“Finally, it will be critical to augment these results with long-term clinical and patient-reported outcomes. As we found in our recent study, a patient’s trajectory after ventral hernia repair plays out over years, not weeks.

“Longitudinal follow-up regarding patients’ quality of life, functional limitations, clinical and operative hernia recurrence, and long-term complications like chronic pain and infection, are needed to understand the full picture. To the extent that many of the outcomes after ventral hernia unfold more like chronic conditions than acute postoperative events, we must make routine collection of these conditions standard. Only then can we start to understand how changing something we do in the operating room can ensure the best possible result 5, 10, or even 20 years later, Howard writes.

 

Study details
Reoperation for Recurrence Up to 10 Years After Hernia Repair

Ryan Howard, Jyothi Thumma, Anne Ehlers, et al

Published in JAMA Network Open on 1 March 2022

Hernia recurrence following ventral or incisional hernia repair is a serious outcome that can occur years after surgery. Many studies of hernia recurrence are limited to short-term outcomes at single centers. The last study to characterise hernia recurrence at 10 or more years in a large US population was conducted from 1987 to 1999 and found a 20% rate of reoperation for recurrence at 10 years. We sought to characterise the long-term incidence of operative hernia recurrence up to 10 years after surgery in a contemporary US population of older adults.

Methods
We performed a retrospective review of 100% fee-for-service Medicare claims data to identify adult patients undergoing elective, inpatient, ventral or incisional and umbilical hernia repair from January 1, 2007, to December 31, 2018, using appropriate International Classification of Diseases, Ninth Revision (ICD-9) or International Statistical Classification of Diseases and Related Health Problems, Tenth Revision (ICD-10) and Current Procedural Terminology (CPT) procedure codes with a corresponding ICD-9 or ICD-10 diagnosis code for the relevant type of hernia.

The primary outcome was reoperation for hernia recurrence, defined using the same ICD-9 or ICD-10 and CPT codes used to identify the index operation, as well as codes specific to recurrent hernia repair. Reoperation was identified during the follow-up period up to 10 years after the index hernia repair using patients’ unique Medicare Beneficiary Identifier.

A Cox proportional hazards model was used to calculate the cumulative incidence of hernia recurrence while adjusting for patient age, sex, race and ethnicity, 29 Elixhauser comorbidities, hernia type (ventral or incisional vs umbilical), and surgical approach (open vs minimally invasive). Patients were censored if they died, disenrolled from Medicare, or reached the end of the study period. Analyses were performed using Stata version 15.1 (StataCorp). No covariates were missing. This study of deidentified patient data was exempted from regulation by the University of Michigan Institutional Review Board and the need for informed consent was waived.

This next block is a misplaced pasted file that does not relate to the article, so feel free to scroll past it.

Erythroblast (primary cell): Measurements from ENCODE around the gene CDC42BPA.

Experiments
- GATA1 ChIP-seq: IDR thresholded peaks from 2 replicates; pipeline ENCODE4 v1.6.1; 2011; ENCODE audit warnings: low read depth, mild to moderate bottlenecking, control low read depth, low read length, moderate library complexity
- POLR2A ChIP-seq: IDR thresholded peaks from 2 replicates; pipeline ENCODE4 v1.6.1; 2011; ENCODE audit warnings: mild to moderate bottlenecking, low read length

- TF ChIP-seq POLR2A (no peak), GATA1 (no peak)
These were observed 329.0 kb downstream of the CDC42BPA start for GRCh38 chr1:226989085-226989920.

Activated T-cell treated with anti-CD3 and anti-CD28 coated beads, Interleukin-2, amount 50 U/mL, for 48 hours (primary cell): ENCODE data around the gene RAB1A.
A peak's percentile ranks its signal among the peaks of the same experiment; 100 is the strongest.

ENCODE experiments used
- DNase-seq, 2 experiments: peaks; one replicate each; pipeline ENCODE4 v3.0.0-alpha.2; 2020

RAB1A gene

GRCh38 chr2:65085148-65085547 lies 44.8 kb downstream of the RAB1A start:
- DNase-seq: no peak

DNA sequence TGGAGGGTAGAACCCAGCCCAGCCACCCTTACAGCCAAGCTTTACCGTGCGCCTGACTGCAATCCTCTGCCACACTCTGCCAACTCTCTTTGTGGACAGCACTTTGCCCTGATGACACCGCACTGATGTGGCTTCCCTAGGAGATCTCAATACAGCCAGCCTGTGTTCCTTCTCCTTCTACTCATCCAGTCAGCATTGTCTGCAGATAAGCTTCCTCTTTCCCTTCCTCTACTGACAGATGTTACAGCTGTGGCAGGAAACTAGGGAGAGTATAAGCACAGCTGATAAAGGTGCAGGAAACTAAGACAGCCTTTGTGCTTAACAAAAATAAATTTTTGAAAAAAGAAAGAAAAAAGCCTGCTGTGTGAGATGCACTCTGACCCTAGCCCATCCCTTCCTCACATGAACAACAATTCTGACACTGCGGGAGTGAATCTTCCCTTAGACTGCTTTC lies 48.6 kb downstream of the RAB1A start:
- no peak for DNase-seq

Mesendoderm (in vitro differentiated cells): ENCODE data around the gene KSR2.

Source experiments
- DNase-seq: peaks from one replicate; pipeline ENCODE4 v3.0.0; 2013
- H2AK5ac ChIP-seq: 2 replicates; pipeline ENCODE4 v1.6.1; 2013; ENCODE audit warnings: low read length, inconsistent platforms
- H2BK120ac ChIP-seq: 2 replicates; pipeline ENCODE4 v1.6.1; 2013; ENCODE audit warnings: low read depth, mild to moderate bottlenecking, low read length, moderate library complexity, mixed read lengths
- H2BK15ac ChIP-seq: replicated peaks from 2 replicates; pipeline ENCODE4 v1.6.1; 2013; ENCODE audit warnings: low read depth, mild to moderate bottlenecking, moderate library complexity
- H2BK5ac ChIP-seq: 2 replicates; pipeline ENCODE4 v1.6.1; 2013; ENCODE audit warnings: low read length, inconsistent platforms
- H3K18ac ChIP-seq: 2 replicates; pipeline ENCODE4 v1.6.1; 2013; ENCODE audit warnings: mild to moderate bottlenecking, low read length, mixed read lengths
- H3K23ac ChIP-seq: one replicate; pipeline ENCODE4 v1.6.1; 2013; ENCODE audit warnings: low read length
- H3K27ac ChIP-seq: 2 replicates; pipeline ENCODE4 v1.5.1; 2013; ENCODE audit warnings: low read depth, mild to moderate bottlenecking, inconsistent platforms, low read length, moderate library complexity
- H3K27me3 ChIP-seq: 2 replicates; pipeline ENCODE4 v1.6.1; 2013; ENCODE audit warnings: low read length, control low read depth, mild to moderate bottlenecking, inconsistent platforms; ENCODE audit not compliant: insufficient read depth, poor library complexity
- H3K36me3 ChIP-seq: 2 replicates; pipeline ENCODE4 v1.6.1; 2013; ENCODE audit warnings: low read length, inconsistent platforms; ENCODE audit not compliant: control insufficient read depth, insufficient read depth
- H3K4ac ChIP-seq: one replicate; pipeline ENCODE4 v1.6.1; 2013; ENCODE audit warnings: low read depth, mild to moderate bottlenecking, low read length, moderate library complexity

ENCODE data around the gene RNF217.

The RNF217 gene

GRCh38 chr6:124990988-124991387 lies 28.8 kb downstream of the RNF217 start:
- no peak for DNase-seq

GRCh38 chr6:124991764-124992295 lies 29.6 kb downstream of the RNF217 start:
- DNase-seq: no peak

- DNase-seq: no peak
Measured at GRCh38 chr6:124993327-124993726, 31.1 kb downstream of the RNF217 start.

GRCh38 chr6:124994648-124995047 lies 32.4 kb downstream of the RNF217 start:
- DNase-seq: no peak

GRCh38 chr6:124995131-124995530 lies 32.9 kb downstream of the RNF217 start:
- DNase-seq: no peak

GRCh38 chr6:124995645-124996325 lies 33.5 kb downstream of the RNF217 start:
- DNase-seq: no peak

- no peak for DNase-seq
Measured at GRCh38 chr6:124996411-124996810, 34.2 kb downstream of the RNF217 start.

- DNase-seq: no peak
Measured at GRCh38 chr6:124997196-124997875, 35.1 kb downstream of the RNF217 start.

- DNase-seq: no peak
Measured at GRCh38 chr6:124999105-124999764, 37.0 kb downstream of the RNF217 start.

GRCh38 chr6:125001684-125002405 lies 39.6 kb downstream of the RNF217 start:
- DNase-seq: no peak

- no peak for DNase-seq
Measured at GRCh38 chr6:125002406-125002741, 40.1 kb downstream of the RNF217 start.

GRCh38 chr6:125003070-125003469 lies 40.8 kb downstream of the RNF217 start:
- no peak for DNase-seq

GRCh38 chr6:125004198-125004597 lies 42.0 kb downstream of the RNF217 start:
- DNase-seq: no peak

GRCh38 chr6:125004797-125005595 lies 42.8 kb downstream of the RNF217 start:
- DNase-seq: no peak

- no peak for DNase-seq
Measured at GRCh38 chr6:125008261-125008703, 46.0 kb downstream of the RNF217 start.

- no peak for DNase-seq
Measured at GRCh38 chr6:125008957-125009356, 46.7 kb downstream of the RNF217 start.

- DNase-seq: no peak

Results
Of the 175,735 patients who had undergone hernia repair, 162,292 underwent ventral or incisional hernia repair and 13,443 underwent umbilical hernia repair. The mean age was 68.9 years (SD, 11.1 years); 68,943 patients (39.2%) were men; 808 (0.5%) were Asian, 14, 235 (8.1%) were black, 3,348 (1.9%) were Hispanic, 1,102 (0.6%) were North American Native, 153,148 (87.2%) were white, 1,852 (1.1%) were of other race or ethnicity, and 1,242 (0.7%) were of unknown race or ethnicity. A total of 35,327 patients (20.1%) had a diagnosis of obesity at the time of index hernia repair. Median follow-up time was 5.3 years (IQR, 1.9-8.7 years).

A total of 25,061 patients (14.3%) underwent reoperation for hernia recurrence. The adjusted cumulative incidence of reoperation for recurrence was 16.1% (95% CI, 16.1%-16.2%) at 10 years after the index operation Among patients who underwent ventral or incisional hernia repair, the 10-year adjusted cumulative incidence of reoperation for recurrence was 16.0% (95% CI, 15.9%-16.0%) after open repair and 18.8% (95% CI, 18.7%-18.8%) following minimally invasive repair. Among patients who underwent umbilical hernia repair, the 10-year adjusted cumulative incidence of reoperation for recurrence was 12.3% (95% CI, 12.2%-12.3%) after open repair and 14.5% (95% CI, 14.5%-14.6%) following minimally invasive repair.

 

JAMA Network Open article – Reoperation for Recurrence Up to 10 Years After Hernia Repair (Restricted access)

 

MedPage Today article – It’s not just a hernia (Second opinion) (Restricted access)

 

See more from MedicalBrief archives:

 

UK nurses to perform surgical procedures after 2-year training

 

Donations plea to fund Groote Schuur’s 6,000 surgery patients’ backlog

 

COVID-19 patients undergoing surgery at increased risk of post-operative death — NIHR

 

Relaxing of NHS targets on non-urgent surgery condemned

 

Nelson Mandela Bay surgeon sued over procedure 6 years ago